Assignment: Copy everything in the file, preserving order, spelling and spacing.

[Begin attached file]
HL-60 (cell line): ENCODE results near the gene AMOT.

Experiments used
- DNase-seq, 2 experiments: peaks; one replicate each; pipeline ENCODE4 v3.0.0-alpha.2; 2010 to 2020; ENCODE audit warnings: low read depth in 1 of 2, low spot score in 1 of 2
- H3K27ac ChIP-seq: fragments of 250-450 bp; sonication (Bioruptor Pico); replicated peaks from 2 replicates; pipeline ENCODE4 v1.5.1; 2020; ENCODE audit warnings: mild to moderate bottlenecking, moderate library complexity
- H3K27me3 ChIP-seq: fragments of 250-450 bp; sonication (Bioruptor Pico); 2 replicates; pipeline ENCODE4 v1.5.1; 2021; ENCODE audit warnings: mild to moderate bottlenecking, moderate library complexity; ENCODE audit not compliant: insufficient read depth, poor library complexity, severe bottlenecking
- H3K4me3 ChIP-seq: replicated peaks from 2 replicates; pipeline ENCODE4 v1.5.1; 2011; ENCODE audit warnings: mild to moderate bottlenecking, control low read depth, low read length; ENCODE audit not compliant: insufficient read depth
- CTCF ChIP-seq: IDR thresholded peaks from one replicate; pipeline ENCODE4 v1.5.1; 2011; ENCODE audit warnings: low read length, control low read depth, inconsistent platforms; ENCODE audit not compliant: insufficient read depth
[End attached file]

HL-60 (cell line): ENCODE results near the gene AMOT.

Experiments used
- DNase-seq, 2 experiments: peaks; one replicate each; pipeline ENCODE4 v3.0.0-alpha.2; 2010 to 2020; ENCODE audit warnings: low read depth in 1 of 2, low spot score in 1 of 2
- H3K27ac ChIP-seq: fragments of 250-450 bp; sonication (Bioruptor Pico); replicated peaks from 2 replicates; pipeline ENCODE4 v1.5.1; 2020; ENCODE audit warnings: mild to moderate bottlenecking, moderate library complexity
- H3K27me3 ChIP-seq: fragments of 250-450 bp; sonication (Bioruptor Pico); 2 replicates; pipeline ENCODE4 v1.5.1; 2021; ENCODE audit warnings: mild to moderate bottlenecking, moderate library complexity; ENCODE audit not compliant: insufficient read depth, poor library complexity, severe bottlenecking
- H3K4me3 ChIP-seq: replicated peaks from 2 replicates; pipeline ENCODE4 v1.5.1; 2011; ENCODE audit warnings: mild to moderate bottlenecking, control low read depth, low read length; ENCODE audit not compliant: insufficient read depth
- CTCF ChIP-seq: IDR thresholded peaks from one replicate; pipeline ENCODE4 v1.5.1; 2011; ENCODE audit warnings: low read length, control low read depth, inconsistent platforms; ENCODE audit not compliant: insufficient read depth